Today, the 5,000-square-foot facility does just that. Gwin said the center offers classes teaching vocational skills, library resources with books and Internet access and recreation with a soccer field and music and art resources.
 
When working on an international project, Gwin said it's essential to visit in order to implement local nuances into design. He said his trip to Haiti helped the building come together in a way that was natural to the community.
 
The center was built around a tree grove, which was the natural gathering space for the community of 50,000. Gwin said they also executed design that reflected local heritage. The area is known for crafting baskets, hats and other goods from palm thatch. Local crafters created palm thatch awnings and other items for the building.
 
Gwin said more than 100 locals assisted in the construction. It instilled a sense of “shared ownership,” he said.
 
The Sant Lespwa Center of Hope is off the grid, Gwin explained, which means that there are no utility connections for water, electricity or sewage. “So, the building had to be self-sufficient,” he said.
 
Rothschild Doyno designed a butterfly roof to collect rainwater through chains into an underground cistern. He said the underground tank had enough room to provide for a year’s supply of water. Overflow was designed to navigate into planter areas.
 
The solar-powered building also supplies power to batteries in the building, which are used to purify water. Before this system, Gwin said the people of Hinche would have to walk miles to get water.
 
The building also does not have mechanical utility connections, so there is no heating and cooling. The shape of the roof works to draw breeze into the building, as does the site’s shady location among the grove.
 
Rothschild Doyno was among 11 winners out of 300 applicants for the competitive AIA award. Bohlin Cywinski Jackson was the last Pittsburgh firm to win in 1999 for the Robert L. Pregar Intelligent Workplace at Carnegie Mellon University.
 
“It’s a very rare award to receive … So, you don’t ever think that you’re going to,” Gwin joked. He then added, “It’s great to have our local [design] scene reach that national stage.”
 
 
Source: Mike Gwin, Rothschild Doyno Collaborative
 

Big Day transforms to suit developing Upper Strip District

Driving down Penn Avenue in the Strip District, one couldn’t miss Big Day Wedding and Event Center at 26th Street. The white building was designed to look like a tiered wedding cake -- topped with life-sized bride and groom statues.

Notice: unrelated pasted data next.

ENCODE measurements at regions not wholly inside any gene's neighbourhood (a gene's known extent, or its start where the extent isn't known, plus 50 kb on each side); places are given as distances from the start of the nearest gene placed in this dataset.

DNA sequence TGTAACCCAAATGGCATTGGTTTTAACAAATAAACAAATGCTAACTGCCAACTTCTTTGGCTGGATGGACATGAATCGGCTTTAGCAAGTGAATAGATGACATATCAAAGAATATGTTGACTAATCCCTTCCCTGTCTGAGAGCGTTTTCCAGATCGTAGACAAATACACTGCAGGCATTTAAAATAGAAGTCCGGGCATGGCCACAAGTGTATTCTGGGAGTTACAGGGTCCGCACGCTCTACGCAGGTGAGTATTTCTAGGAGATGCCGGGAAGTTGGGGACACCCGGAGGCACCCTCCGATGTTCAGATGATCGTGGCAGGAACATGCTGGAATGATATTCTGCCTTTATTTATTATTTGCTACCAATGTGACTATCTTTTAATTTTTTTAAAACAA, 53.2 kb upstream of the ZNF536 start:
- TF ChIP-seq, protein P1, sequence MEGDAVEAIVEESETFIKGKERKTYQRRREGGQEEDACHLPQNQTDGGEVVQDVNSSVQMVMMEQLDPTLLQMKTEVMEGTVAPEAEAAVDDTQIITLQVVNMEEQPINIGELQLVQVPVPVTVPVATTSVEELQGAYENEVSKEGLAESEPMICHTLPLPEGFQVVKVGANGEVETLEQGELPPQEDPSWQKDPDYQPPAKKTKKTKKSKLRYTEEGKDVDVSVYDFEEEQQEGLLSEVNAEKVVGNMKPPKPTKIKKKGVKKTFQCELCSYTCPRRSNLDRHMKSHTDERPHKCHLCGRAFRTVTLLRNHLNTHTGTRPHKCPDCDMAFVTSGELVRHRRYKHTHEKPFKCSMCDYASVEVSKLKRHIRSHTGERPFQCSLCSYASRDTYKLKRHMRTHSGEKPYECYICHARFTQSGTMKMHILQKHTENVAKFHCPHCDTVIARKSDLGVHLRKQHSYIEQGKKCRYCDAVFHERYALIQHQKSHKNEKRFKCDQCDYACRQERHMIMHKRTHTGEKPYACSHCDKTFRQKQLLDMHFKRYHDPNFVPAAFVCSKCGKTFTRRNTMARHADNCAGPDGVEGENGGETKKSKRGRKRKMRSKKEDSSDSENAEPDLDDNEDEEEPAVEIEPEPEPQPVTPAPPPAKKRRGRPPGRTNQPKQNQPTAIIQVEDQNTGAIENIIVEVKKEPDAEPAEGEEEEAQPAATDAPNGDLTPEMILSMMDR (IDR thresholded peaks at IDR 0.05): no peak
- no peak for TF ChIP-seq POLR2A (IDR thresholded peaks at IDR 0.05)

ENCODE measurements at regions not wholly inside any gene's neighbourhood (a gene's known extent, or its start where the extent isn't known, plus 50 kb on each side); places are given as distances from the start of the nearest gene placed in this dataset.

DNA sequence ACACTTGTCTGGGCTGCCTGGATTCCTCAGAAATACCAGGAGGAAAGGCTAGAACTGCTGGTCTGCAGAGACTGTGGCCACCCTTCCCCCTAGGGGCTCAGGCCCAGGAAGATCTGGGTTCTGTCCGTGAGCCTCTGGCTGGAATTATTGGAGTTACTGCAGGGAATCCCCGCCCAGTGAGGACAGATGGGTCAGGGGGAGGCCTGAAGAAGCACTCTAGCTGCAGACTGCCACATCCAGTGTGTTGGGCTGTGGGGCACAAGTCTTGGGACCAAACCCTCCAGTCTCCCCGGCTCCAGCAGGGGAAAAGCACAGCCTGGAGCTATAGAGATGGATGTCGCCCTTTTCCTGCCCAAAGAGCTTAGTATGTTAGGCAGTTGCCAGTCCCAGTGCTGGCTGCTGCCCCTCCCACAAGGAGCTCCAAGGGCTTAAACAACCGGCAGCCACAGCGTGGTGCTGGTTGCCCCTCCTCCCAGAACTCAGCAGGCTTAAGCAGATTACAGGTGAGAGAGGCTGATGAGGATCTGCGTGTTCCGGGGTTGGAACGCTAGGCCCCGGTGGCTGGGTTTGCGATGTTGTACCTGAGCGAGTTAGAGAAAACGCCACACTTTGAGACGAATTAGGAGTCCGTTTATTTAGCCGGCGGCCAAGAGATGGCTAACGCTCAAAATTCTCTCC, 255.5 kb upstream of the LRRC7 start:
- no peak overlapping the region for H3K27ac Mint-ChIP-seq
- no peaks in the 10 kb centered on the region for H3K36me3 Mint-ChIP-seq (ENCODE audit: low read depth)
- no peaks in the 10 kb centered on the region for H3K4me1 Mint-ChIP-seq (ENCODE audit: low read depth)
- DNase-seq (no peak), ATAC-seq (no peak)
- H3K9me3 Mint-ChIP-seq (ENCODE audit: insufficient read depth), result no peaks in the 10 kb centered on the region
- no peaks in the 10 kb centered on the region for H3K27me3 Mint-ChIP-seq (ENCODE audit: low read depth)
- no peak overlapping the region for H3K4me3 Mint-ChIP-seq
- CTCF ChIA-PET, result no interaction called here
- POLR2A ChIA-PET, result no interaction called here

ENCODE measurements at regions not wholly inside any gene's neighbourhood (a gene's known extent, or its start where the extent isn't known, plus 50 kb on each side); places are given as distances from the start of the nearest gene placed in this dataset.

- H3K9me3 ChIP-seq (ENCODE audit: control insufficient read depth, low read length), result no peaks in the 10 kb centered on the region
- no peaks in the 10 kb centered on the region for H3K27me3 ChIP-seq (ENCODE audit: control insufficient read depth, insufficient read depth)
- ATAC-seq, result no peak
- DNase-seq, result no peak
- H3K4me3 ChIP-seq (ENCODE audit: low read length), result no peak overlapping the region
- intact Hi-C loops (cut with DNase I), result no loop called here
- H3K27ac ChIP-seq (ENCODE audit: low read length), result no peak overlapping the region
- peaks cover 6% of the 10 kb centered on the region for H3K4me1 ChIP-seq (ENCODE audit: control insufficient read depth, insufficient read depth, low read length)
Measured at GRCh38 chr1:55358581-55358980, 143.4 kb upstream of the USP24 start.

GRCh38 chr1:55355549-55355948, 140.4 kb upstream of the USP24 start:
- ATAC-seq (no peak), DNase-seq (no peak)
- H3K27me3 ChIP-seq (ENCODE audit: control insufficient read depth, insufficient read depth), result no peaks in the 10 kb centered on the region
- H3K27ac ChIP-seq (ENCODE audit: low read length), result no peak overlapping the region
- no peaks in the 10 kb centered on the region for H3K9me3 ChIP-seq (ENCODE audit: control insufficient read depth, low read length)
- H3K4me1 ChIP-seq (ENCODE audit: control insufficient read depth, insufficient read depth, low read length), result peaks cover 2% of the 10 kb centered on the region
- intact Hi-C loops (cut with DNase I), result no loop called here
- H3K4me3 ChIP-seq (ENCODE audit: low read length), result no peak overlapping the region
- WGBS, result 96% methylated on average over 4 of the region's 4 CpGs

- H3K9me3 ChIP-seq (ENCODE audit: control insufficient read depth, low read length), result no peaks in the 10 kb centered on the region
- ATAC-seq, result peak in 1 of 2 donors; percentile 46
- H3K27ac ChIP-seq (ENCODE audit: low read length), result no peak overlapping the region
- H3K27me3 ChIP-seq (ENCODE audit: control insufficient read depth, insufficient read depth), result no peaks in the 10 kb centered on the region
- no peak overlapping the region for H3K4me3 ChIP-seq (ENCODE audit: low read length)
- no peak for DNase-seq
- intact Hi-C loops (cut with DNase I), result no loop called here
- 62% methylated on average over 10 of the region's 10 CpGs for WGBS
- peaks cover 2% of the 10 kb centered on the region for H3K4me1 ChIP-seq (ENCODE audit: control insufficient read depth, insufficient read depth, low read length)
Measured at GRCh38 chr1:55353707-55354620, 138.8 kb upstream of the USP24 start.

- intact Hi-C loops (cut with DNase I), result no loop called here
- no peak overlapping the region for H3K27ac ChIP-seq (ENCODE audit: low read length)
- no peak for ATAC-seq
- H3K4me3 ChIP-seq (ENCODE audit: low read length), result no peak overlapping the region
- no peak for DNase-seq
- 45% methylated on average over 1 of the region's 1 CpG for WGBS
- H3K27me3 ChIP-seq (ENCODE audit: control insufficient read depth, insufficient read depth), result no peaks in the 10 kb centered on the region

Building and business owner Sal Richetti has transformed the space into 26th Street Market and Café, currently in its soft opening with a grand opening planned in March. Out with the statuesque couple, and in with orange and green trim.
 
'The wedding business is more Internet-driven now,' Richetti said about his decision to transform the space. Big Day Entertainmnet, Video and Photography still operates online and on the second floor of the building at 2549 Penn Ave., and Celebrity Bridal Boutique is open by appointment on the first floor.
 
Richetti said 26th Street will fill a niche in the developing Upper Strip District. He said the current model is Starbucks meets Sheetz, without the gas. The café currently offers a self-serve coffee bar, Nicholas Coffee Co. products, lunch options like soups, salads and sandwiches, convenience goods from candy and snacks to cigarettes, co-working meeting spaces, a cozy café area and free wi-fi. The two meeting rooms, which can host six and 10 people, are currently available by appointment at (412) 566-2889.
 
After the grand opening in March, the space will provide grab-and-go lunches, an array of hot sandwiches like paninis and hoagies, smoothies, breakfast and specialty coffee drinks from espresso to lattes to iced coffee.  The spring will also bring outdoor seating and an al fresco atmosphere as the café features a garage door, which can open up the café on sunny days.
 
As more condominiums open at this end of the neighborhood, the space fits several needs in the growing neighborhood including convenience store products and business space, according to Vicki McGregor, manager of 26th Street Market and Cafe and Richetti's sister.
 
McGregor said residents need more eateries and businesses to provide convenience goods.
 
Richetti, who has owned the 26th and Penn building for more than a decade, said increased neighborhood foot traffic influenced the building’s renovation.
 
“I bought this building in 2001," Richetti said. "[Today,] I just see so much more walk-by traffic." 
 
Both Richetti and McGregor commented on the Strip’s expansion toward Lawrenceville.
 
“[The Strip] is expanding toward Lawrenceville and Lawrenceville is expanding down [toward the Strip],” McGregor said, as she gestured with her two hands, one representing each neighborhood, an eventual meeting.

 
Source: Sal Richetti and Vicki McGregor

PHDA, Inc. receives subsidies grant for first-time homebuyers

First-time home buyers with low to moderate incomes can apply for help with down payments and closing costs, thanks to a grant program available from the Pittsburgh Housing Development Association, Inc.